Thanks for dropping by!


  10. Whoa…getting all scientific on us there, Ruth! Basically I agree with you – no harm in a formula movie; if well done, it’s often comforting and satisfying as it touches the expected bases. That said, as a guy, I have mixed feelings about the romantic comedy formula itself. I am very fond of said formula in old Hollywood films, but, with rare exceptions, don’t care for it in its modern form (headache-inducing stuff like CATS AND DOGS, SERENDIPITY, those thirty-eight Kate Hudson and Sarah Jessica Parker films, etc.)


    • Your comment made me laugh. I agree with you re: many modern romcoms, and the two you mentioned are not well done, in my opinion. (Which is a shame because both those films have a great premise.)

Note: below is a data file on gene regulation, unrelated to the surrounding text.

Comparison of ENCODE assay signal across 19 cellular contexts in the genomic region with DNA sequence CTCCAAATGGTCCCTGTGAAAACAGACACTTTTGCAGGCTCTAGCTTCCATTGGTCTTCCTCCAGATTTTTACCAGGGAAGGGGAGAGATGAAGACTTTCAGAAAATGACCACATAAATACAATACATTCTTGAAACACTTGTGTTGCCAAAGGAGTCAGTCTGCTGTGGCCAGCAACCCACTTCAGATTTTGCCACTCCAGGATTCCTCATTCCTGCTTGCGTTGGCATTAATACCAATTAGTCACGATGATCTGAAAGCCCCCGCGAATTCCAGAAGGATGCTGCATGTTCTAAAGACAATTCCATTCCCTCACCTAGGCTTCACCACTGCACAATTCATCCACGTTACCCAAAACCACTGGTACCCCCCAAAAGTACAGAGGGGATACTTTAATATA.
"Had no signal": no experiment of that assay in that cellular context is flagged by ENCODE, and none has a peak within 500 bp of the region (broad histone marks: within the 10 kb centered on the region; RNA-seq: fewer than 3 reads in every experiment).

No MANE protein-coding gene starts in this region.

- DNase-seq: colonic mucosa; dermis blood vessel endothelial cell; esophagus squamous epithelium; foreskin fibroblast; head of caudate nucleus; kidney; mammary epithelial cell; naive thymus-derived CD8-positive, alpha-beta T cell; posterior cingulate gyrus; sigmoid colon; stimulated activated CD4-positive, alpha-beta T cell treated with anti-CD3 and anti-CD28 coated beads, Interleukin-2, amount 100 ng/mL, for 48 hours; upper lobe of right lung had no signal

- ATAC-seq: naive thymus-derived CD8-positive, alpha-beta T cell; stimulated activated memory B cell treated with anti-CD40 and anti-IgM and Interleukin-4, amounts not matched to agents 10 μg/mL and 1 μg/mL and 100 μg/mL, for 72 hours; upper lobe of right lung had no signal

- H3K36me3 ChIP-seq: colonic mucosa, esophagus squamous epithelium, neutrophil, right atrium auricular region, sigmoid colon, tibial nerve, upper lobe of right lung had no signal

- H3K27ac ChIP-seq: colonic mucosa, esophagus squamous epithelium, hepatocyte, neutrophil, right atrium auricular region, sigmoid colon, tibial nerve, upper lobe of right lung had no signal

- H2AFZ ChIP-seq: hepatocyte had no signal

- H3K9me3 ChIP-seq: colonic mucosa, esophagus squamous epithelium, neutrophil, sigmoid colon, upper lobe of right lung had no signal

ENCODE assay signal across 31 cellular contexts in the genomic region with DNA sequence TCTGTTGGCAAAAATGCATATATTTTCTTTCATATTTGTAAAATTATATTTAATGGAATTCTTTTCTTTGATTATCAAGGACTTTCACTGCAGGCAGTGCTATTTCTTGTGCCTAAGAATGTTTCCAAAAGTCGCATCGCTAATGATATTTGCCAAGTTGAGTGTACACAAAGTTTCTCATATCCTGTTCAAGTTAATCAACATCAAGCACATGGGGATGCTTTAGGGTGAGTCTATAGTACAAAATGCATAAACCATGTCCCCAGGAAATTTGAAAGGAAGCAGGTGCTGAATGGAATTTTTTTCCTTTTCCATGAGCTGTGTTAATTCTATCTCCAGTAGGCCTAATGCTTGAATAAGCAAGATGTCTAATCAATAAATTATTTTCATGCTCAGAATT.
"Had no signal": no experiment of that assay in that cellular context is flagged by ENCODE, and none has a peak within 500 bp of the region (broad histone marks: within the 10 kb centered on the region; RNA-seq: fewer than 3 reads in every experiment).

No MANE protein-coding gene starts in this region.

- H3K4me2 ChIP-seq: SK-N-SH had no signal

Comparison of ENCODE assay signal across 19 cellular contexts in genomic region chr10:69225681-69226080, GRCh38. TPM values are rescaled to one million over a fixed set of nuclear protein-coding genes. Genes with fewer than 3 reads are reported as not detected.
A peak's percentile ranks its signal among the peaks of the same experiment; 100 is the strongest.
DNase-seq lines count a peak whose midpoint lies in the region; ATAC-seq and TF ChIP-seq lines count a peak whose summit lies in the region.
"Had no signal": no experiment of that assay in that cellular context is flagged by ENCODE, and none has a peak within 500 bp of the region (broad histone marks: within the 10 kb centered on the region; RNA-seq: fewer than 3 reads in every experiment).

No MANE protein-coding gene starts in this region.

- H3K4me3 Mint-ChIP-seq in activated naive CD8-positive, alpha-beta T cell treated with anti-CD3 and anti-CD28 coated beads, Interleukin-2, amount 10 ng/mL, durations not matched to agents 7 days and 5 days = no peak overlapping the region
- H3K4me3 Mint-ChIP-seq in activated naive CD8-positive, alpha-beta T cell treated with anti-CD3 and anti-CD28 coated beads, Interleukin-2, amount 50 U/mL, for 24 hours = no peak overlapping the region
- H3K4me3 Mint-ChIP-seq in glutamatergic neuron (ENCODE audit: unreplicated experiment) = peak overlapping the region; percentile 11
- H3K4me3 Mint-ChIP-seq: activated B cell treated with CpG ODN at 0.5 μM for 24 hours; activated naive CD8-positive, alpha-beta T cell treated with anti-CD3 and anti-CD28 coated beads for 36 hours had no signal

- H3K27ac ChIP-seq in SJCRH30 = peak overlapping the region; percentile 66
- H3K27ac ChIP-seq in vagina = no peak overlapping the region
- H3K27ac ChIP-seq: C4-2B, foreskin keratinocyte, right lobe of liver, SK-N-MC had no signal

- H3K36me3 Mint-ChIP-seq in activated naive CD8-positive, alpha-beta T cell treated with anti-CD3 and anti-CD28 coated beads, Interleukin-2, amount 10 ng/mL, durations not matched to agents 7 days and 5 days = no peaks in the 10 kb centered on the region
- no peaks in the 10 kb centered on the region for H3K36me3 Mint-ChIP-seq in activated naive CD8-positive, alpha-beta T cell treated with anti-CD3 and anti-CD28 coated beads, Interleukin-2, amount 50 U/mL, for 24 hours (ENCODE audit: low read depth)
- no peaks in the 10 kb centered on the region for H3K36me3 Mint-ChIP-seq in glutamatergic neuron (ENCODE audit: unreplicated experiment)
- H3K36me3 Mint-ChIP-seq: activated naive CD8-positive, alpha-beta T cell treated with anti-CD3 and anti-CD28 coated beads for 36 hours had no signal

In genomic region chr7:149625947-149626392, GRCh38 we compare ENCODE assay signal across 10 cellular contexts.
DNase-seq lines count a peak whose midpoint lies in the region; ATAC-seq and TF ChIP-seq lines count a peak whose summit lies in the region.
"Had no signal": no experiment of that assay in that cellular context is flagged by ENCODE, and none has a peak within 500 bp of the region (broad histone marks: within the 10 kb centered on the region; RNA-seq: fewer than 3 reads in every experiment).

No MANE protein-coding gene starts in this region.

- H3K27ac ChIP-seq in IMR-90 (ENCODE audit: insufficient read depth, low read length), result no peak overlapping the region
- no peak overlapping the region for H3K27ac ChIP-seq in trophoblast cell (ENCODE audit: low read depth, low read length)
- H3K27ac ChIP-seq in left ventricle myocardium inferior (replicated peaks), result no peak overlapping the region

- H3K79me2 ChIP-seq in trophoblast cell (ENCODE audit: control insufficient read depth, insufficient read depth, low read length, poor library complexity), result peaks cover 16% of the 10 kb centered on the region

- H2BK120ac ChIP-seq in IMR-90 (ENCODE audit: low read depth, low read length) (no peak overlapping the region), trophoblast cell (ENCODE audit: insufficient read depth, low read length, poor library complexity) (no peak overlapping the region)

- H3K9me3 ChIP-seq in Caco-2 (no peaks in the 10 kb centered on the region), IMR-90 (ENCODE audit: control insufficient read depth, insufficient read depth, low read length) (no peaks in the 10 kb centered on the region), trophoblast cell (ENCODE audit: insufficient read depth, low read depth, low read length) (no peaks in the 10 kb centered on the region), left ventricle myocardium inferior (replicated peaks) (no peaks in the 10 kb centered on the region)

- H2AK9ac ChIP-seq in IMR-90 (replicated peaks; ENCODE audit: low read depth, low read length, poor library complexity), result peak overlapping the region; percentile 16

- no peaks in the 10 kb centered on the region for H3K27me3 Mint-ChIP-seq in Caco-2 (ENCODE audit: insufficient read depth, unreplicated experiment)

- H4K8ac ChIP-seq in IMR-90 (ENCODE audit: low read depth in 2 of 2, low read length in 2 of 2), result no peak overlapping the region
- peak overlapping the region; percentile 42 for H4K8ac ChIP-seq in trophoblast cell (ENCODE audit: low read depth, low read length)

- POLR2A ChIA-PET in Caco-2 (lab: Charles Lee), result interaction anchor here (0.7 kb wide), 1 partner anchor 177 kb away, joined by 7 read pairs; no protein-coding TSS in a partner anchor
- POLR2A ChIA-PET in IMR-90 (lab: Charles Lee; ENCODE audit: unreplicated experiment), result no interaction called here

Thanks for dropping by! 🙂


  11. Awesome post, although I will admit my math-loathing brain tried to shut down on me upon seeing symbols 🙂 Show People is such a wonderful film, and even if romantic comedies are slightly “formulaic,” I think you’ve demonstrated why the great ones have the science down to a tee!


  12. This is a very clever read! I honestly have no disagree with your formula whatsoever…it is completely correct! The problem these days is that folks get lazy and forgot to be witty or creative in an effort to pander to the young teenager girls who will be filling up the seats. Instead of comedy….they toss in two hot actors and hope that the formula still works!

    Great write-up!